Some advice for anyone who thinks they can hack it at Miller Farms: First and foremost, bring more water than you would think you could drink and lots of sunblock. You may even want to consider one of those fabulous floppy gardening hats. Secondly, dress your kids in shoes not sandals because it’s so much less fun to pick vegetables while you are endlessly emptying your sandals of dirt. And last, but not least, if you allow your kids to use the bouncing pillow, beware of sand briars. Those prickers were everywhere and there wasn’t a kid in our bunch who didn’t call for help at some point to remove one of those nasty things from the pasty soles of their feet. Poor kiddos!

Scout (who wore the headband like this the ENTIRE day, I might add) driving the John Deere riding lawnmower turned train engine

Now, go forth, and taste the land of plenty. Mmm. (Oh! And any of you foodies out there that have any ideas on what to do with all of this stuff–I’d love a good recipe for pumpkin and I still have an awful lot of carrots. )

Eating out with kids: Wahoo’s Fish Tacos

Do you know how much I love Wahoo’s Fish Tacos?

Mmm… delicious soft drinks!

Sure, they offer a multitude of delicious meals, a choice of meats, brown or white rice, black or white beans, but they also offer amazing kid meals. So, if you are in the mood for a big fat burrito and your kids are not, you can order them chicken nuggets and fries. We usually get our kids quesadillas and fries. And their fries are surprisingly good.

Loving the stickers on the wall, snowboards and surfboards as decor

Plus, if you’re one to indulge, they offer adult beverages, too! Woo-hoo! So, to re-cap–1) Yummy food, 2) Good kids food, 3) (Did I mention this?) Fast, but not “fast food”, and 4) They also serve mommy’s fun-juice (AKA Margaritas!).

There is one location in Fort Collins, located at 2310 East Harmony Road. They also have multiple locations along the Front Range in Denver, Boulder and Colorado Springs.

Do you have a favorite spot to eat with your kids? What are some key points for you when eating out with your kids?

Superquickpost: Check out this photo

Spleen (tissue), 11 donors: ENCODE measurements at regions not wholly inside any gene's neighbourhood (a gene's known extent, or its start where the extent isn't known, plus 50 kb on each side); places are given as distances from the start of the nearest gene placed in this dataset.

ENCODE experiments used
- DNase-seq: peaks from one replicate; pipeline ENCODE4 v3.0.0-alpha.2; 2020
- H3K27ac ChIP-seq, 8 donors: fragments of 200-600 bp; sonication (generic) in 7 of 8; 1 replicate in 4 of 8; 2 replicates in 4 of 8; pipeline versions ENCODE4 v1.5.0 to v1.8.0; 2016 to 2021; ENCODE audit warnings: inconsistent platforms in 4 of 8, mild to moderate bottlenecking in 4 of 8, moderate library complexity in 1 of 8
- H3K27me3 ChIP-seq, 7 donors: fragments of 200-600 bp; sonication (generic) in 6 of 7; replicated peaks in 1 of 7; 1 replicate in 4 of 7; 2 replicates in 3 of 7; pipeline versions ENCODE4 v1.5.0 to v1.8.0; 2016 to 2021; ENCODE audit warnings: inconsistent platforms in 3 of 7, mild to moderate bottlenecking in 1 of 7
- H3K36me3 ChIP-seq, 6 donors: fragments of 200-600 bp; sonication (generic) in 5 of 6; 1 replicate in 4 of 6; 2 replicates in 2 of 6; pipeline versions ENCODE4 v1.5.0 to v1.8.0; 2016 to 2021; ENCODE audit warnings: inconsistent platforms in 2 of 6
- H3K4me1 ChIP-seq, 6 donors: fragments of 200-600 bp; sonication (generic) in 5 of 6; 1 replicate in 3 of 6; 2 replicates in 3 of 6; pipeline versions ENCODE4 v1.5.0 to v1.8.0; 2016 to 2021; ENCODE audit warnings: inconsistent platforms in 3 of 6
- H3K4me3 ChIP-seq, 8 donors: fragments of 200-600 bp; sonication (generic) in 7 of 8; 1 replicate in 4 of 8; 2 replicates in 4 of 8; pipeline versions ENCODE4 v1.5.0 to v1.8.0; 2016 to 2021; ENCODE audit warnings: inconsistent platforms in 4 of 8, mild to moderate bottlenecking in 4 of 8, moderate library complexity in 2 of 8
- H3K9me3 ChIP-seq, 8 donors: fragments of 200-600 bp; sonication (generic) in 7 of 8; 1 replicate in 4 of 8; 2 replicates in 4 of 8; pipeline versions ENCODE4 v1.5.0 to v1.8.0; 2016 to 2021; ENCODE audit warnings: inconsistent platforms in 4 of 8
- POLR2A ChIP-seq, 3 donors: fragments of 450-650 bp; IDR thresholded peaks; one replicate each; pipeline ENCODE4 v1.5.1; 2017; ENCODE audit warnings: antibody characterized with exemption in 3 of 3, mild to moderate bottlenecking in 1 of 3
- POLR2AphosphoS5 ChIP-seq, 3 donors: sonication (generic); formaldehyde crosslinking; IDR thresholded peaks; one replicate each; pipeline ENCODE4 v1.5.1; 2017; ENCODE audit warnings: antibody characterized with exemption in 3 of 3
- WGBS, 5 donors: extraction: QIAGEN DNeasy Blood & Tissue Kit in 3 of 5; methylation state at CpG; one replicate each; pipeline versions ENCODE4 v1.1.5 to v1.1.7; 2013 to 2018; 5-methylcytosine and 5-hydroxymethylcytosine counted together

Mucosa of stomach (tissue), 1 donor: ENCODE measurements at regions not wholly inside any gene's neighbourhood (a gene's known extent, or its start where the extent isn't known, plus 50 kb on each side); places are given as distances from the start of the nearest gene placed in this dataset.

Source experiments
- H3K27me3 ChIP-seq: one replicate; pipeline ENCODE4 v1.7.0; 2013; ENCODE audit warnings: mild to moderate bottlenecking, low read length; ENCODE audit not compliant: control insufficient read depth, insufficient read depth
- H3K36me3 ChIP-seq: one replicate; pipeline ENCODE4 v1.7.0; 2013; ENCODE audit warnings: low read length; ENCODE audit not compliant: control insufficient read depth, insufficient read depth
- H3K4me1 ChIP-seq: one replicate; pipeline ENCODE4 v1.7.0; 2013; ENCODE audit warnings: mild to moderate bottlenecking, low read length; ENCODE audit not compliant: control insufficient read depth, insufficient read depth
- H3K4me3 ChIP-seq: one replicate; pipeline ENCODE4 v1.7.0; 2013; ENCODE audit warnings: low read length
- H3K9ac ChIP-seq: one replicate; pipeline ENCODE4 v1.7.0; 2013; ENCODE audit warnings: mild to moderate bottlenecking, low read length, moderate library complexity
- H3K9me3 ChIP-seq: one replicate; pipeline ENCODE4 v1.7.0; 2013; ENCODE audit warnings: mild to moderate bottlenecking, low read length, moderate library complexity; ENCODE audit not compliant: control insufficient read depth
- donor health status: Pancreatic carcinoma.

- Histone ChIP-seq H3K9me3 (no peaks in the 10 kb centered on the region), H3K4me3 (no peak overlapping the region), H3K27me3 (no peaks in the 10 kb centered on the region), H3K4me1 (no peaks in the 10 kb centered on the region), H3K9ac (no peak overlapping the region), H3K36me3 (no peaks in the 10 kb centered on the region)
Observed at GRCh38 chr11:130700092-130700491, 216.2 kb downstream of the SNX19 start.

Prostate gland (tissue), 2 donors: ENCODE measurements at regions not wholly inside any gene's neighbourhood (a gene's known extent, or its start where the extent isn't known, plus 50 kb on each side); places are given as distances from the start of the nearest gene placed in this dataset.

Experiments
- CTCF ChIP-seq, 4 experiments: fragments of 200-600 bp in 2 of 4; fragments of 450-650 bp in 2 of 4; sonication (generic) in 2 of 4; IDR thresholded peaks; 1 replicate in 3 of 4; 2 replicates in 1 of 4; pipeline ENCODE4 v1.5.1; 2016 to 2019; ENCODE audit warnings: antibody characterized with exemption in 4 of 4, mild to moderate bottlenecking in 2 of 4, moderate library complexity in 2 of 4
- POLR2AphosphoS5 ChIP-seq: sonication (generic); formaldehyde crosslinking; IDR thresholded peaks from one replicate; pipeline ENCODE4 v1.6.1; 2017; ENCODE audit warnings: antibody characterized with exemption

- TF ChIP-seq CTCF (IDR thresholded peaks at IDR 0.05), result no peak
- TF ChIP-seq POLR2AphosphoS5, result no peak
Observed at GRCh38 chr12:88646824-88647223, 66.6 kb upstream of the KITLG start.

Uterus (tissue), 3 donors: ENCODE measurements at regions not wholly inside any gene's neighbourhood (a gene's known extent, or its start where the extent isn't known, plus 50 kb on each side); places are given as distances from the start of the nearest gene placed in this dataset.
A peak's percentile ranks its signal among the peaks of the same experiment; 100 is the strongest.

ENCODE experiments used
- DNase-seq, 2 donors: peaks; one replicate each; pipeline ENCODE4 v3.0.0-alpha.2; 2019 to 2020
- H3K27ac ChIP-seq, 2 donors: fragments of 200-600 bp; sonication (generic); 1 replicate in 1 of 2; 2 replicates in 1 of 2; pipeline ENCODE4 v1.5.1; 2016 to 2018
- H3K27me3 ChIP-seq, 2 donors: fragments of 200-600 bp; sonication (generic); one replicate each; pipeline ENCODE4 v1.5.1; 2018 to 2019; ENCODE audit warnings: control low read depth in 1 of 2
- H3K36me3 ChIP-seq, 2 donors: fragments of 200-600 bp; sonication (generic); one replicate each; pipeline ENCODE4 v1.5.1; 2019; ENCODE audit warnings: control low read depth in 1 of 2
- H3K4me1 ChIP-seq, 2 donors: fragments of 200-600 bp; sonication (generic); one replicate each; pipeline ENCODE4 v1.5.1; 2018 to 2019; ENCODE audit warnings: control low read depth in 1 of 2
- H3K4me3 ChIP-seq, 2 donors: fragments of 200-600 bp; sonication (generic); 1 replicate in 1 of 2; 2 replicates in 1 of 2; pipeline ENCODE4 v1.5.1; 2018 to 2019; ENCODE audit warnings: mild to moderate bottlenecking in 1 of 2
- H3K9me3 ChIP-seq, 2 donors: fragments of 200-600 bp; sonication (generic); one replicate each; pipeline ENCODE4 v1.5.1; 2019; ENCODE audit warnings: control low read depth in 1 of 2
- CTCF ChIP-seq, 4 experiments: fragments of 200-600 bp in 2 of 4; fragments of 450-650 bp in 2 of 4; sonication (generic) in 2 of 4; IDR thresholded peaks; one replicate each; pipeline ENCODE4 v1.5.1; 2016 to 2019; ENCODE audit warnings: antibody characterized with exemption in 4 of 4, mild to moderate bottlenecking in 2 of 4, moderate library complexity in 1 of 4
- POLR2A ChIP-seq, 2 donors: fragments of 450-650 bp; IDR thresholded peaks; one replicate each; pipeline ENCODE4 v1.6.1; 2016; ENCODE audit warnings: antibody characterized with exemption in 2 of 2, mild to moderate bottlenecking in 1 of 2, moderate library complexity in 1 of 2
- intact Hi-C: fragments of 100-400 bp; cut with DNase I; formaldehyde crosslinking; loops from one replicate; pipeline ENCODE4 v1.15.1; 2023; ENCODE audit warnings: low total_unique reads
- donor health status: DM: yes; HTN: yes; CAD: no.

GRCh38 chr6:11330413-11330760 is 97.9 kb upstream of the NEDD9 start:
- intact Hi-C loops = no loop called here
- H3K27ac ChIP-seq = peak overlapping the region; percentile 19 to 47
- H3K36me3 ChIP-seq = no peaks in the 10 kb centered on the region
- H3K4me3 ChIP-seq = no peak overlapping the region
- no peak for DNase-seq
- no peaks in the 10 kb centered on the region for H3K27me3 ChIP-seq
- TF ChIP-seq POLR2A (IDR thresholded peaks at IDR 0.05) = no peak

Full disclosure: I don’t read the blog Toni The Chic Momma. However, I saw a photo that she posted because it was “shared” and thus appeared in my Facebook newsfeed.

Here’s the exciting photo:

credit: Toni the Chic Momma

What do you think?

want to like this photo. In essence, I want to be the kind of person that can be inclusive. I want to celebrate diversity of all kinds, yet somehow something stinks in motherhoodland… and it ain’t the diapers.

Do I judge other parents? Sure, all the time. Do I say stuff aloud? Not often, unless it’s my husband that you’re talking to (then, yes, all the time). But here’s the thing: I respect your decision.

Get that? I respect your decision. This implies that you thought carefully of your varied options, and at the end of the day you came to a conclusion–your decision.

Now, if you circumcised your baby out of some naive notion that you’ll just do this because your husband is circumcised and your brother is circumcised, but you haven’t done one lick of research… well, that’s not really a decision, is it? That’s de facto cruelty. You don’t impose a medical procedure on a newborn without knowing exactly why you’re doing this. Choose what you want, sure, but don’t act like this is as simple as piercing your daughter’s ears.

It’s easy to pick on circumcision, but essentially, the same goes for the rest–breastfeeding, cosleeping, working outside the home. Add to the list: binky or no-binky, weaning timeframe, homeschooling or public education, music lessons or free time, allow your daughter to show her midriff or enforce her modesty, etc. There is no limit to the controversy.

In general, I try to be intentional as a parent. Lord knows I don’t always get it right, and I fail miserably at times, but I do try to think about our choices and make a decision. Maybe I change my mind hours, days or weeks later, but I do try to think about things. And I respect every parent who does the same–who makes a choice based on the best possible outcome for the child/him or herself/the family.

So, look at that photo and imagine that each of those women thought carefully and came to a conclusion. See? I LOVE IT! It’s such a magnificent photo! YAY FOR BEING INTENTIONAL!